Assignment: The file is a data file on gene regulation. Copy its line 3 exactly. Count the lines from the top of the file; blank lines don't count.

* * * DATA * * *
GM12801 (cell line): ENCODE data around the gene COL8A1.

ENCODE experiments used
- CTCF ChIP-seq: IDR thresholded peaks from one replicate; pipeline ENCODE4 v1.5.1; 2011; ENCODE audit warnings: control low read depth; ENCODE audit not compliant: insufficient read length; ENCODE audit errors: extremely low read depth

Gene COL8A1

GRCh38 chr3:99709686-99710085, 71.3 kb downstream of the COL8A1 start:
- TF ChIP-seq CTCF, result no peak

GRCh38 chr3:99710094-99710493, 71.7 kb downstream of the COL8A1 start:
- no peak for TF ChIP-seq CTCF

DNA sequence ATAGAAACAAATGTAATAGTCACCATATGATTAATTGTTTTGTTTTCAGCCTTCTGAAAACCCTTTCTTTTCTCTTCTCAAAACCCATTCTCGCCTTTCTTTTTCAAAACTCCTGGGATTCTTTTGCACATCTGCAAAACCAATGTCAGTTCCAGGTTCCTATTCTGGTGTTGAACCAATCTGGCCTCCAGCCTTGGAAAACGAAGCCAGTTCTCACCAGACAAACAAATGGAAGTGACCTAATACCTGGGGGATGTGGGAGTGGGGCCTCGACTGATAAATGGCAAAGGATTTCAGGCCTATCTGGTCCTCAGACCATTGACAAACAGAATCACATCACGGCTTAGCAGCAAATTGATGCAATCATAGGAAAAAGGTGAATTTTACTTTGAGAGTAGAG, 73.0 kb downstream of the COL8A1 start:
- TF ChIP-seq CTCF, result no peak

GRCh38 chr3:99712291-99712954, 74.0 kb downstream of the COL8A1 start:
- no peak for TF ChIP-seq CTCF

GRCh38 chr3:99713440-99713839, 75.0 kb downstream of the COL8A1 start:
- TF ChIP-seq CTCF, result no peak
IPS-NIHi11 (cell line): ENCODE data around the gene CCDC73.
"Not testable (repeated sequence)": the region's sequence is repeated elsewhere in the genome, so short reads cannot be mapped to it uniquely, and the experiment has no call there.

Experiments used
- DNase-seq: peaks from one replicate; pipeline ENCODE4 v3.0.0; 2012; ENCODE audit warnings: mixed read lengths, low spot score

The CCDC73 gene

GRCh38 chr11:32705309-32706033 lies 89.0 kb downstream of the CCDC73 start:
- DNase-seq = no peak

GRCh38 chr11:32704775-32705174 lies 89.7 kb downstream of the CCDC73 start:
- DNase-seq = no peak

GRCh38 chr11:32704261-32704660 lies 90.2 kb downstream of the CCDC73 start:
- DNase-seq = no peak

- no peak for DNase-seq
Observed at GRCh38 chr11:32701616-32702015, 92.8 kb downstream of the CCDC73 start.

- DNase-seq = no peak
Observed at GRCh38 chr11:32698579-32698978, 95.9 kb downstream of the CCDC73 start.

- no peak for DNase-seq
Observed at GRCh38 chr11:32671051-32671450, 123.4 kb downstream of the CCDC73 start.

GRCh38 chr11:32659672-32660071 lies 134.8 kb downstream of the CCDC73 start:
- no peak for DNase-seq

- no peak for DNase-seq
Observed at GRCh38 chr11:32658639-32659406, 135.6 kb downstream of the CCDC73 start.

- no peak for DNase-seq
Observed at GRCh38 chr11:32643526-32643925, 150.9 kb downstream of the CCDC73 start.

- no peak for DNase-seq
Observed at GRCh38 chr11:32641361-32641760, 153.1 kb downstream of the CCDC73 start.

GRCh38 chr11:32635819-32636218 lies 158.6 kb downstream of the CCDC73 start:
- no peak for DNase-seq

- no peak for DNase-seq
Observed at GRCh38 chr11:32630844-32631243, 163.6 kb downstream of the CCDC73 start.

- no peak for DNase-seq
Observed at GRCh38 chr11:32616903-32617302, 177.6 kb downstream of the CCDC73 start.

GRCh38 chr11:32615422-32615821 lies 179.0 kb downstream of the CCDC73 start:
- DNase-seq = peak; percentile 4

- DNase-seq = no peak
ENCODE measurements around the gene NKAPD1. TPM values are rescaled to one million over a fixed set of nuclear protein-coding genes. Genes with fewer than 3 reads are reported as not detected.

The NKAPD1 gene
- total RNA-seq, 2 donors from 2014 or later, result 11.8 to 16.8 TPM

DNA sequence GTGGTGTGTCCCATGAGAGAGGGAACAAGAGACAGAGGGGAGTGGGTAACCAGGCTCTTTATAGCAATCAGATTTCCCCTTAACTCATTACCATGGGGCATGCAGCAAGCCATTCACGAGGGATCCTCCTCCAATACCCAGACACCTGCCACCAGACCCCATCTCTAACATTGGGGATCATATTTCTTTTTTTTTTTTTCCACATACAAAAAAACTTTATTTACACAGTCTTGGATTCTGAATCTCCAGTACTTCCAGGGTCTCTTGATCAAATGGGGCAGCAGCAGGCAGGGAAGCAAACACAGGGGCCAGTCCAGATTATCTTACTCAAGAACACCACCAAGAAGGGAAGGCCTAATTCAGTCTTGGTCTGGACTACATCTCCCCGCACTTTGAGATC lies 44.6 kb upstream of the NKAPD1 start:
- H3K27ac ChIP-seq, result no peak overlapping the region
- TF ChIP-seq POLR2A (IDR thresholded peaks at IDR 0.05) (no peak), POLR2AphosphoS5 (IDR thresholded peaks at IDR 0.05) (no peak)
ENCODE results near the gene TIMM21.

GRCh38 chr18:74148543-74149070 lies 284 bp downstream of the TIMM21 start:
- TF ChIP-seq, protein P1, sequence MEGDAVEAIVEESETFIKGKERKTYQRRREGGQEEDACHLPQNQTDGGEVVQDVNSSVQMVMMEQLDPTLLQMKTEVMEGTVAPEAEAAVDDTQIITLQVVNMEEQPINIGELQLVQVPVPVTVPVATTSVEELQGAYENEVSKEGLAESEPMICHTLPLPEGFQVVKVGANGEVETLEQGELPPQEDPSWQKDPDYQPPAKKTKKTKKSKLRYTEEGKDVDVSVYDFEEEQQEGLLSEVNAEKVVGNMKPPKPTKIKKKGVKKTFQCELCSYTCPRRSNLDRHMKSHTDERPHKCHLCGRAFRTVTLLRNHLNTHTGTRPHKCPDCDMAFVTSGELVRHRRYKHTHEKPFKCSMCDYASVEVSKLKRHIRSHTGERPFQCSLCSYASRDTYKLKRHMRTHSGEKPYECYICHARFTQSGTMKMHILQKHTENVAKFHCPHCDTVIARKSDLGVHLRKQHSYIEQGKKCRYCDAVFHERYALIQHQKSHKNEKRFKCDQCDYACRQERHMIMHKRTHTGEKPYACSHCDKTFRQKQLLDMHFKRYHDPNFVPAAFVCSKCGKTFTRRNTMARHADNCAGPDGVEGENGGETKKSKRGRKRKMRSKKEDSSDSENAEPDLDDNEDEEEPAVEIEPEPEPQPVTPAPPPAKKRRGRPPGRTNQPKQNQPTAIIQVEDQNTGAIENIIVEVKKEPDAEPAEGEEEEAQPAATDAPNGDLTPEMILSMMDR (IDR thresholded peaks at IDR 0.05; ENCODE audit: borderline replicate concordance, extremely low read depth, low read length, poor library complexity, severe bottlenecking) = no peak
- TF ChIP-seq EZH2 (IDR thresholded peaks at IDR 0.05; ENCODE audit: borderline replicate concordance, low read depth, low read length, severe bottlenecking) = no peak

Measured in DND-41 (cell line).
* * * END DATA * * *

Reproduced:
- CTCF ChIP-seq: IDR thresholded peaks from one replicate; pipeline ENCODE4 v1.5.1; 2011; ENCODE audit warnings: control low read depth; ENCODE audit not compliant: insufficient read length; ENCODE audit errors: extremely low read depth